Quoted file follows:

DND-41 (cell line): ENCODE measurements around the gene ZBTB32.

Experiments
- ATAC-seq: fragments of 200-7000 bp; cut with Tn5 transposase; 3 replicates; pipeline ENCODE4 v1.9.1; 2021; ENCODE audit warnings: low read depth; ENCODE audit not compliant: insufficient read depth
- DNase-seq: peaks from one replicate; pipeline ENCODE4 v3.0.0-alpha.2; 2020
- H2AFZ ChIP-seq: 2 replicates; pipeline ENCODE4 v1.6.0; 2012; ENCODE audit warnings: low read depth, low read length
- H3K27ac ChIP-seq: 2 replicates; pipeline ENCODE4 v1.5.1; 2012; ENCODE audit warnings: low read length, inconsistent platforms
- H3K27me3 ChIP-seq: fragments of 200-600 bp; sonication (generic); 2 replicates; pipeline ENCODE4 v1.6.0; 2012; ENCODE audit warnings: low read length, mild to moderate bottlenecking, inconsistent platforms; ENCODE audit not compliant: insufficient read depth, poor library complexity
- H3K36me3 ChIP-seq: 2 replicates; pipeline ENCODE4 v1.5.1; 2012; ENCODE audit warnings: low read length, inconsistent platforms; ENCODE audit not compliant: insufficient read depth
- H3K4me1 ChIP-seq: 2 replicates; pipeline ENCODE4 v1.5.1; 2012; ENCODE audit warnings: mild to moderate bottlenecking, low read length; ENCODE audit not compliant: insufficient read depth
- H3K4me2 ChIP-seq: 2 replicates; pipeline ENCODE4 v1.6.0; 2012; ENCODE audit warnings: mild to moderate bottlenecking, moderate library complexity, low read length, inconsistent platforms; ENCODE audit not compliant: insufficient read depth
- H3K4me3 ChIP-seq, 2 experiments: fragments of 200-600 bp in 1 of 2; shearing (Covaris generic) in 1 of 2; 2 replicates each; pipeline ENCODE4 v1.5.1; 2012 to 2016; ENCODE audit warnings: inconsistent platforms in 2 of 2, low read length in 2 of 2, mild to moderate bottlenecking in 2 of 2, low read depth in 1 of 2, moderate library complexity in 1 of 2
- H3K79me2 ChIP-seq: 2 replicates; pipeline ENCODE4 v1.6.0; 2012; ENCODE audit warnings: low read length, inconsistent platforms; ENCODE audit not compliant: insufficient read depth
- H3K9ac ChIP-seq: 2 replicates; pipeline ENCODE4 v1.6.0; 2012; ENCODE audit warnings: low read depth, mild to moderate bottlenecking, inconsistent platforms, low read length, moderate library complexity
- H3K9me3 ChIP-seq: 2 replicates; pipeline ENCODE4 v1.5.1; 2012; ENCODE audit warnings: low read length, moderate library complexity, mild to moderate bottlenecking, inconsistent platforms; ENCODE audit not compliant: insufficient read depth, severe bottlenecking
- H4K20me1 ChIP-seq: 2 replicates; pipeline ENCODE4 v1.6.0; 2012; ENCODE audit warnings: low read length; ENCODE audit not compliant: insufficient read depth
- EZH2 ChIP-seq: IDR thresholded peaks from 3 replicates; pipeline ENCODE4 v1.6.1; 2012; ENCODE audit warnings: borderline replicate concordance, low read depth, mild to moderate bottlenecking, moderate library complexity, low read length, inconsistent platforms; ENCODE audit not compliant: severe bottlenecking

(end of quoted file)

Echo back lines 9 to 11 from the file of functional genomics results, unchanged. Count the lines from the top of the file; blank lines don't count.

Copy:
- H3K4me1 ChIP-seq: 2 replicates; pipeline ENCODE4 v1.5.1; 2012; ENCODE audit warnings: mild to moderate bottlenecking, low read length; ENCODE audit not compliant: insufficient read depth
- H3K4me2 ChIP-seq: 2 replicates; pipeline ENCODE4 v1.6.0; 2012; ENCODE audit warnings: mild to moderate bottlenecking, moderate library complexity, low read length, inconsistent platforms; ENCODE audit not compliant: insufficient read depth
- H3K4me3 ChIP-seq, 2 experiments: fragments of 200-600 bp in 1 of 2; shearing (Covaris generic) in 1 of 2; 2 replicates each; pipeline ENCODE4 v1.5.1; 2012 to 2016; ENCODE audit warnings: inconsistent platforms in 2 of 2, low read length in 2 of 2, mild to moderate bottlenecking in 2 of 2, low read depth in 1 of 2, moderate library complexity in 1 of 2